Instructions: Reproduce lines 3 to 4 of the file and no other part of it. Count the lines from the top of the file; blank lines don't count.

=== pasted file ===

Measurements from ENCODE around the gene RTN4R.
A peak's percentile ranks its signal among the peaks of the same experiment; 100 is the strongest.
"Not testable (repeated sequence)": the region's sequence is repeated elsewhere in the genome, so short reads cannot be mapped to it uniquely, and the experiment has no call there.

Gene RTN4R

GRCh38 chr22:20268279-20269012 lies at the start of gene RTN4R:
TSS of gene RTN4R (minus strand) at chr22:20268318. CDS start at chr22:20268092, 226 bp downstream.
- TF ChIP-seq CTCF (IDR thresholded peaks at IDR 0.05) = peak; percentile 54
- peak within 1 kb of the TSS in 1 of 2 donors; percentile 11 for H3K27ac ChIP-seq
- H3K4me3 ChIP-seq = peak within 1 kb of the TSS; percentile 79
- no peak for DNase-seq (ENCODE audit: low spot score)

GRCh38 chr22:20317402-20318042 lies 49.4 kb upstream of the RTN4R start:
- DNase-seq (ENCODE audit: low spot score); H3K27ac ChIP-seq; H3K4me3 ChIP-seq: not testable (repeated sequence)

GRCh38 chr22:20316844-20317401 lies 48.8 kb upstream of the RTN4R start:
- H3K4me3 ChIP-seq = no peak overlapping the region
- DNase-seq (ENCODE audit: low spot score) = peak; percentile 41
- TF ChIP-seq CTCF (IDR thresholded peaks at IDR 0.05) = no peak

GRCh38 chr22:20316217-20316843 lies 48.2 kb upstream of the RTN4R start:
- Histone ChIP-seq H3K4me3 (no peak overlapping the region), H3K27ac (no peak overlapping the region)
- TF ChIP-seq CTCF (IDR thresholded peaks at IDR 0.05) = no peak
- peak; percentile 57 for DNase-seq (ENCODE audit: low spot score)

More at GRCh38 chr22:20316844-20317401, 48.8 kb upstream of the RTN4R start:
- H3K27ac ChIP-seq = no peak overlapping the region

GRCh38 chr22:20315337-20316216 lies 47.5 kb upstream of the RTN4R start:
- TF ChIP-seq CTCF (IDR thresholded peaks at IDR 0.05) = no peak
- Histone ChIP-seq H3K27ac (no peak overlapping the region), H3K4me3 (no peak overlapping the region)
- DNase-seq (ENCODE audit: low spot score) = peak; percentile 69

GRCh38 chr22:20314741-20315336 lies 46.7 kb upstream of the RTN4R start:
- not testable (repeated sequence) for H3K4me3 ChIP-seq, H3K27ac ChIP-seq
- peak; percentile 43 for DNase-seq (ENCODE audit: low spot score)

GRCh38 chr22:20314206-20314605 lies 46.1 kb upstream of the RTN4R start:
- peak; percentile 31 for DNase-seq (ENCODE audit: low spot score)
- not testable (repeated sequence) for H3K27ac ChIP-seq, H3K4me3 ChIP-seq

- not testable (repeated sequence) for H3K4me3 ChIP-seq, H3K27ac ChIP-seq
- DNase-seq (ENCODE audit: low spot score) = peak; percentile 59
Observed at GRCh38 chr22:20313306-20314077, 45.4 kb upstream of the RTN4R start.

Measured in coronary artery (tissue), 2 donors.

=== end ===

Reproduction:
"Not testable (repeated sequence)": the region's sequence is repeated elsewhere in the genome, so short reads cannot be mapped to it uniquely, and the experiment has no call there.

Gene RTN4R